Every year in the late autumn/early winter, the Port of London Authority lifts the weirs at Richmond and Teddington Locks in order to carry out maintenance on the lock gates and sluices. Basically, both locks are left fully open for a period of four weeks so that, at low tide, the bed of the Thames is exposed. It’s called ‘the draw-off’.
I own a flat in Twickenham overlooking that stretch of the Thames and I remember being quite alarmed the first time I saw this. It genuinely looked like someone had pulled the plug out and only a dribble of water was left between me and the Ham side of the river.
Anyway, Mandy, one of my neighbours – and a regular attendee at my community singing group – challenged me to don my wellies and walk the width of the Thames along the riverbed during the draw-off.
The top of my wellies
Sadly, time and tides didn’t collide for us to find a moment where the water level was low enough for me to get from one side to the other without some mighty strong waders, but we did manage to walk a half mile stretch deep enough for the water to reach the top of my wellies.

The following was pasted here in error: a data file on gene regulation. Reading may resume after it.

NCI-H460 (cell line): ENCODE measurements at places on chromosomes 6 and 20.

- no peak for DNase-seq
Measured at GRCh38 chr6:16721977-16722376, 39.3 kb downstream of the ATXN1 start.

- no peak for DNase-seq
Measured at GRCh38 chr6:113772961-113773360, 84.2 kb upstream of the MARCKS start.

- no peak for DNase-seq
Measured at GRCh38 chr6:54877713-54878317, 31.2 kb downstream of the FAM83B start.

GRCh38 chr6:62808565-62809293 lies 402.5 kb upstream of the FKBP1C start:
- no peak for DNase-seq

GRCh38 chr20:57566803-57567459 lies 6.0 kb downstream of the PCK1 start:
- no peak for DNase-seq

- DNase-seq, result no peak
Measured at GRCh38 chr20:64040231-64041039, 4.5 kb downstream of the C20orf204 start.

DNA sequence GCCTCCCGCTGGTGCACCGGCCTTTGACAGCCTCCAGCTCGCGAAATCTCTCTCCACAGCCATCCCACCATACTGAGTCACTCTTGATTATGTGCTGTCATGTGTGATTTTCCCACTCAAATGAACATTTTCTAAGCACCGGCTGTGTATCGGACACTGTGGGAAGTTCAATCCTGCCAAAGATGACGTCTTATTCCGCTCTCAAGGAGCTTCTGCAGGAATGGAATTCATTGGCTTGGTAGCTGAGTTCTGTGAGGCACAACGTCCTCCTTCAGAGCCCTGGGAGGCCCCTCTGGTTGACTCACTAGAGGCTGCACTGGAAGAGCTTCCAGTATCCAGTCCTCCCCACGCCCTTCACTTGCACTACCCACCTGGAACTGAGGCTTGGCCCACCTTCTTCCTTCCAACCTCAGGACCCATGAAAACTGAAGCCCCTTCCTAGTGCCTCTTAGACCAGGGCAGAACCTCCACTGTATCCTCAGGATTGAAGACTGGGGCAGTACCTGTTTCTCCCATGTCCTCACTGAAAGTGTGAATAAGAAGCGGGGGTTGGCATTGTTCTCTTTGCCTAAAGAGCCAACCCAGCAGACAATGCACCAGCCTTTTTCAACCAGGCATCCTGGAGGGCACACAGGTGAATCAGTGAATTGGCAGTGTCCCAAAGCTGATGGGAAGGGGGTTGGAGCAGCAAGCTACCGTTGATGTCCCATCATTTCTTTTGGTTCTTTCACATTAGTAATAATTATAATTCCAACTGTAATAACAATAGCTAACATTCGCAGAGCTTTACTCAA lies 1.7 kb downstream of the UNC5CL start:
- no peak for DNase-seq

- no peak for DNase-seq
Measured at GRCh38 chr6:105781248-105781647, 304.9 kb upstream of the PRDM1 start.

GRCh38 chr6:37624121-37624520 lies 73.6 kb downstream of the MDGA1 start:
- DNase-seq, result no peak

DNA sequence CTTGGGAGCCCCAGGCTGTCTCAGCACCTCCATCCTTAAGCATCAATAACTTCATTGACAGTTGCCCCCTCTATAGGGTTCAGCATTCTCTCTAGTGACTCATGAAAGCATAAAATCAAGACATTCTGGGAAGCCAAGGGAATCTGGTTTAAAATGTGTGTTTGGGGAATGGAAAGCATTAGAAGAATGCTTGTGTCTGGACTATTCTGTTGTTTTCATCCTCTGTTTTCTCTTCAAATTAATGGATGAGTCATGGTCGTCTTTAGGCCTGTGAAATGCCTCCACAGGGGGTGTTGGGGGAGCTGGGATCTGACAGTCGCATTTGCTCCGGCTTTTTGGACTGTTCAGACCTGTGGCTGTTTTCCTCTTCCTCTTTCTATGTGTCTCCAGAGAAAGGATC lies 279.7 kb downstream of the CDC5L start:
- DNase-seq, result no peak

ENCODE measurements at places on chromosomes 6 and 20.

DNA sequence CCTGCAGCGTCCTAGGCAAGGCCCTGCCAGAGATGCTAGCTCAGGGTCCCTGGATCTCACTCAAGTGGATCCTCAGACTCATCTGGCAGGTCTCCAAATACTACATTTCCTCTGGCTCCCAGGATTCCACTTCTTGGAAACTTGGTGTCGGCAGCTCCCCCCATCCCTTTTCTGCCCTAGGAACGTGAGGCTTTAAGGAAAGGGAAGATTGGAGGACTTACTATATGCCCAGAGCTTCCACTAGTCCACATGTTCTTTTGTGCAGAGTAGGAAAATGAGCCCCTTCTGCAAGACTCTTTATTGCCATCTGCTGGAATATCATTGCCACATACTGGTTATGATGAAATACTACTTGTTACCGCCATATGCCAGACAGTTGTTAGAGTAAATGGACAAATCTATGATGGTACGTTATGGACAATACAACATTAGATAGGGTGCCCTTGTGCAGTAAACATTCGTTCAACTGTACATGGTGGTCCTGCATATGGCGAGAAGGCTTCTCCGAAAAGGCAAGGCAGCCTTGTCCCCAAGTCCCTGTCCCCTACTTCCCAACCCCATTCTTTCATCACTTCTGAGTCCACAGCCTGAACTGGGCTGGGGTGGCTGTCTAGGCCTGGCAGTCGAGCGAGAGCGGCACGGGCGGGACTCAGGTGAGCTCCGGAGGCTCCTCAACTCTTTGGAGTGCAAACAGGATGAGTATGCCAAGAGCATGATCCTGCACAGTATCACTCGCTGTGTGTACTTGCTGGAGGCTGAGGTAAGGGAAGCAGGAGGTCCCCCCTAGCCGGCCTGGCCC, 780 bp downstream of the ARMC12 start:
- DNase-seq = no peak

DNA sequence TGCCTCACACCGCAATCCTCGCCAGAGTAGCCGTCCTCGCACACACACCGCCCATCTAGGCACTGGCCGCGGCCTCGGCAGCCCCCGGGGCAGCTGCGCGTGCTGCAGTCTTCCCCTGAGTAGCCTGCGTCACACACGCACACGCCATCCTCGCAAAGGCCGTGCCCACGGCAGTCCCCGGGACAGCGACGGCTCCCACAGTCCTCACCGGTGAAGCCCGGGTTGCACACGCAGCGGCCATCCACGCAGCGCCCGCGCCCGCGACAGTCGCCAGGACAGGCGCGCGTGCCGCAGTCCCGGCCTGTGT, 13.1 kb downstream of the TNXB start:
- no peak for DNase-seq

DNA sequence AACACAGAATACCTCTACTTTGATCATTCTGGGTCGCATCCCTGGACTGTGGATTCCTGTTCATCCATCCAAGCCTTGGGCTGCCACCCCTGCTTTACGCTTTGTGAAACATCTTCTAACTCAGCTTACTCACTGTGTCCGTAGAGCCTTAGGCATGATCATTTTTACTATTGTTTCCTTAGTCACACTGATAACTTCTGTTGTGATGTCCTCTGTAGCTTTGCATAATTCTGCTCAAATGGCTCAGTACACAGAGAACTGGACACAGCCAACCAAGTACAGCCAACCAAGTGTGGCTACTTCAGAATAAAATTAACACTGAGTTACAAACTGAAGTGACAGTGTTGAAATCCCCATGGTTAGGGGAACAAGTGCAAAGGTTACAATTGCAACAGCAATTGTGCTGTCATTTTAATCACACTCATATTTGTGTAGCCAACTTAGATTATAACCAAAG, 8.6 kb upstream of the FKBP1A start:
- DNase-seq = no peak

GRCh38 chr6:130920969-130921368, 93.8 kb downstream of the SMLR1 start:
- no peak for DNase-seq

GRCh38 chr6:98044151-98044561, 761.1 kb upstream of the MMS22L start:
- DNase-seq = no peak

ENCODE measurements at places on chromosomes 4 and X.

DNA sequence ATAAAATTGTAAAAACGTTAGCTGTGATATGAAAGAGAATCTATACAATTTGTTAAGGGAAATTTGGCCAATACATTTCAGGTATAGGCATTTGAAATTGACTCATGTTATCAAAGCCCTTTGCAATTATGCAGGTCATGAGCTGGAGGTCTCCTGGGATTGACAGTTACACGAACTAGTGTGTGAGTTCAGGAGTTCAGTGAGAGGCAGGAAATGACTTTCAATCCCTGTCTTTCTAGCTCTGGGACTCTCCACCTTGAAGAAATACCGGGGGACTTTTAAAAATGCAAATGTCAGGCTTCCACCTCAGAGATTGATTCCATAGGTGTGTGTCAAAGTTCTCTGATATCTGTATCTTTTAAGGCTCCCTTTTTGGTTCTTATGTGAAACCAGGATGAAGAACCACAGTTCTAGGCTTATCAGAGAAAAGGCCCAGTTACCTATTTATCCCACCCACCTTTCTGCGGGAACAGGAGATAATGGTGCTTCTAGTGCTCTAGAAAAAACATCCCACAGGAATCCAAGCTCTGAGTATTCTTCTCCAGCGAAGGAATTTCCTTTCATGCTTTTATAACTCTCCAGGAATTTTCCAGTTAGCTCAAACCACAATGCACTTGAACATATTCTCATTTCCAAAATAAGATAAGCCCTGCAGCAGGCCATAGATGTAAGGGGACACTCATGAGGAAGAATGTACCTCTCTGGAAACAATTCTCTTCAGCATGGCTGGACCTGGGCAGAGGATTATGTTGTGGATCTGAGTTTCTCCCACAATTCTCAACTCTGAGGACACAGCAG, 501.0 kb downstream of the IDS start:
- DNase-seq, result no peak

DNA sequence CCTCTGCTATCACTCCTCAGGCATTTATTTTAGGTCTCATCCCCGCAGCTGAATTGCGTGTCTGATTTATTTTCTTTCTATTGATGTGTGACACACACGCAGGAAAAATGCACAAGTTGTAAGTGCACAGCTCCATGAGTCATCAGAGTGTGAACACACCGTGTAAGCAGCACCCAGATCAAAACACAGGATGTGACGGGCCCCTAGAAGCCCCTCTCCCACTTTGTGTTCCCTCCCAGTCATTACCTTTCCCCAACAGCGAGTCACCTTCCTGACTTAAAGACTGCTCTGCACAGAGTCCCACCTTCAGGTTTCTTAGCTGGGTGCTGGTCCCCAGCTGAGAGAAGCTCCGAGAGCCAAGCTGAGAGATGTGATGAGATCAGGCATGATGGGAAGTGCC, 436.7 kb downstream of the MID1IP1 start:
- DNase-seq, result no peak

This enabled me to stand right under the footbridge to Eel Pie Island. Take a look at the photo – at high tide, the water would be well over my head. The difference in the volume of water from one extreme to the other blows my mind.
We gathered quite a haul of discarded rubbish by the time we’d walked along and back. In fact, we both wished we’d taken a grabber and a bin bag to do some cleaning up – next time.
I’ve lived in this area for some 12/13 years now and I’ve never taken the time to do this, so thank you Mandy for your challenge.
I’m grateful to this year-long campaign for taking me to new places and showing me the world from different perspectives.
Check out my live feed on instagram.
For more information about the annual draw-off, have a quick look at this link.